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9-1-1 isn’t the only Emergency Number

9-1-1 isn’t the only Emergency Number
9-1-1 is the number to dial when someone commits a crime, needs medical assistance, or a building is on fire, but what about other emergency situations that occur in everyday life? For instance, who do you call when you need child care at a moment’s notice, financial assistance for utilities, housing, etc., or need food, counseling, or substance abuse treatment? Sure, if you already have a social worker at DHHR, you could go to them, but that means setting up an appointment which might not be until weeks after you call. If you don’t have a DHHR social worker, then include a bunch of sign-up paperwork before the actual appointment. The answer is, call 2-1-1. The phone number connects people with a program actually funded by a grant from DHHR and is also affiliated with United Way and AIRS. This service is just like 9-1-1 in the sense that it is free to call and connects you with the services you need. Not only do they cover the situations listed above, but an array of other topics are offered also such as, homelessness, education, employment, legal assistance, transportation, and much more. This service should be as widely known as 9-1-1, so spread the word! The same service is provided online at 211.org, and 211us.org provides more information on the program.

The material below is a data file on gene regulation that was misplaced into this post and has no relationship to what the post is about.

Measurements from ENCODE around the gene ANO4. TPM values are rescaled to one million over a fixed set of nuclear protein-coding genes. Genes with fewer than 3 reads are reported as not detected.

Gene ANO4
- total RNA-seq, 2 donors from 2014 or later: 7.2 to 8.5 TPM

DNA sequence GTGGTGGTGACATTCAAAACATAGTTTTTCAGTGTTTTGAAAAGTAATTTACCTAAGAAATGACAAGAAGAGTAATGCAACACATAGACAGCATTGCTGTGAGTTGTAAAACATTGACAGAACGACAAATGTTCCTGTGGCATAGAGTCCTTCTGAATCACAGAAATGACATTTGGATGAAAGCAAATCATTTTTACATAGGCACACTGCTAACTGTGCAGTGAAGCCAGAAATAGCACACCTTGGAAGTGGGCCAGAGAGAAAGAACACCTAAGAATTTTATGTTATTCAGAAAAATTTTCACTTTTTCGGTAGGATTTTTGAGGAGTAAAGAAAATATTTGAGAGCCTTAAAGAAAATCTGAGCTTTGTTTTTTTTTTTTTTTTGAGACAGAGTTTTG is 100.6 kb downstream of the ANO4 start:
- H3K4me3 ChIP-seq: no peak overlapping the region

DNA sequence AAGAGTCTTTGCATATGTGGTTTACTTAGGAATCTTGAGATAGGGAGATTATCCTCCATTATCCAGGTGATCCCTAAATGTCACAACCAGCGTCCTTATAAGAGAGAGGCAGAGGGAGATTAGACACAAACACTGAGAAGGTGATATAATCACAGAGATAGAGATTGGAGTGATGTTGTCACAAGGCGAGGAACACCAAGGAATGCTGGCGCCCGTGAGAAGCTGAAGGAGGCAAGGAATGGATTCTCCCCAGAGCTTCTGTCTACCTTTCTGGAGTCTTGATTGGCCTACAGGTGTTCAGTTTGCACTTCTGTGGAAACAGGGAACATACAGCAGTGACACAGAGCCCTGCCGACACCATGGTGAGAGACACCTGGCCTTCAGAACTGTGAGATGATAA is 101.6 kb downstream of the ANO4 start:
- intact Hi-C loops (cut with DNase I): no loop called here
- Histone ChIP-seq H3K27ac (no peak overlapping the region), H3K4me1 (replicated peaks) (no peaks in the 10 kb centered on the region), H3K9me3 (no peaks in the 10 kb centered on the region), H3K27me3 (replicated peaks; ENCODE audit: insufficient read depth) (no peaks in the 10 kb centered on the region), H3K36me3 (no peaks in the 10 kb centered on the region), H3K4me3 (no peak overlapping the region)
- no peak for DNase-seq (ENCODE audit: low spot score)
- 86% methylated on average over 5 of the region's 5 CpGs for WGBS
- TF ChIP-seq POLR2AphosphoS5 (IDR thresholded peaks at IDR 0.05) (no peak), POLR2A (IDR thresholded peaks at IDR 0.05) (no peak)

About Nicole Kramer

Nicole Kramer is a student at WVU, majoring in English and planning to continue her education to receive her master's in Public Administration. Her hometown is in Webster County, West Virginia, where she grew up in poverty, as many from the county do. She is concerned with issues in the state such as poverty, welfare, and assistance awareness and money-saving information for the public.

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